Sometimes I sit here in my office and write a headline for an article through tears streaming down my face. And, I don't mean that I was sitting here crying, I was sitting here laughing. Now let me be completely clear with you. Do I think that COVID-19 is anything to laugh about? Absolutely 100% not.

Additionally, if what the Greater Augusta Utilities District is doing helps just one person, then I think it's totally worth it. With all that being said, in times like these where the news is always so bleak and negative, getting the chance to laugh at a silly headline once in awhile provides a quick break from the seriousness of everything we've been forced to talk about.

Now to the meat of the story. The greater Augusta Utility District along with the city of Augusta are taking advantage of a federal grant that allows them to test raw sewage flowing into the wastewater treatment facility for traces of COVID-19.

According to the Kennebec Journal, the samples taken from Augusta's raw sewage will be sent to a lab in Massachusetts called Biobot. Once the samples arrive, they will be tested for COVID-19. The lab will then attempt to determine, based on what they find, what they believe the prevalence of the virus in Maine's capital city is. And don't worry, Augusta isn't the only city taking part in this novel program. Other places are testing their wastewater as well.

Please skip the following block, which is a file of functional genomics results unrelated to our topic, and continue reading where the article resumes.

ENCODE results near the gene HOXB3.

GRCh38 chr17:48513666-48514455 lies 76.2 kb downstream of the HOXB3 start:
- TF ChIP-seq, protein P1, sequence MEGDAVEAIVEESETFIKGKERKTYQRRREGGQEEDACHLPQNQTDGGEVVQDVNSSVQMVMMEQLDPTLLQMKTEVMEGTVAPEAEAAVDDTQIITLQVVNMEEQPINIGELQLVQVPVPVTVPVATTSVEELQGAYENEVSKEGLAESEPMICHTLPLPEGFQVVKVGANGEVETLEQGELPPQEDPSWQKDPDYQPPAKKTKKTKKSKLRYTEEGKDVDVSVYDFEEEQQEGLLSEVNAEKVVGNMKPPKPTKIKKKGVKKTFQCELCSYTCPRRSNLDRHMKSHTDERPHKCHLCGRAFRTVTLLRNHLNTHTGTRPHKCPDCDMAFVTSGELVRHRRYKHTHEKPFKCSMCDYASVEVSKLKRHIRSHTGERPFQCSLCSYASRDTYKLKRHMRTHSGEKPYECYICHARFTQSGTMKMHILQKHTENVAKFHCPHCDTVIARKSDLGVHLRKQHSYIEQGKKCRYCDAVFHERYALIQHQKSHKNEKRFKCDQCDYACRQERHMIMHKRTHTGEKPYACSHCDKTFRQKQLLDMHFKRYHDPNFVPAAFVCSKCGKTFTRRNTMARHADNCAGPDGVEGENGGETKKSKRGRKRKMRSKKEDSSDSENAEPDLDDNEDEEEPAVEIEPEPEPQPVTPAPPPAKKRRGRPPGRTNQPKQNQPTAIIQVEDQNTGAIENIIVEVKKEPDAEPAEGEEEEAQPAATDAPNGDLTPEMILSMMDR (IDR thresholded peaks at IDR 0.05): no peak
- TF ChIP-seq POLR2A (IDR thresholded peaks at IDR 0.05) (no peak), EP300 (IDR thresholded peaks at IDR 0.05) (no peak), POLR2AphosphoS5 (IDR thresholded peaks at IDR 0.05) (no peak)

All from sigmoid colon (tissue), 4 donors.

COVID-19 is shed, among other ways, through feces, and therein may provide insight on just how prevalent the virus is in our city. Officials also say, depending on what the testing shows, these results could even be used in decision making like when to reopen public schools, etc.

Keith Luke, deputy development director for the city of Augusta said,

“If we see the virus load number is constant, and then there’s a spike, it will be good to know we need to increase our vigilance, which could play into a number of decisions at the local level. As municipal leaders continue to make important decisions regarding reopening businesses, civic and related functions, this testing data on how the virus is behaving in our community will provide an important tool.”

The cost to have each sample analyzed at the lab? $1,200.00 buckeroos. The cost of the program each week in Augusta is a staggering $24,000. But worry not, there are grants in place that will be covering the cost of the sample testing.

The grants come from the federal CARES Act, doled out by the Maine Department of Health and Human Service’s Keep Maine Healthy program. Augusta got an estimated $155,000 from the program.

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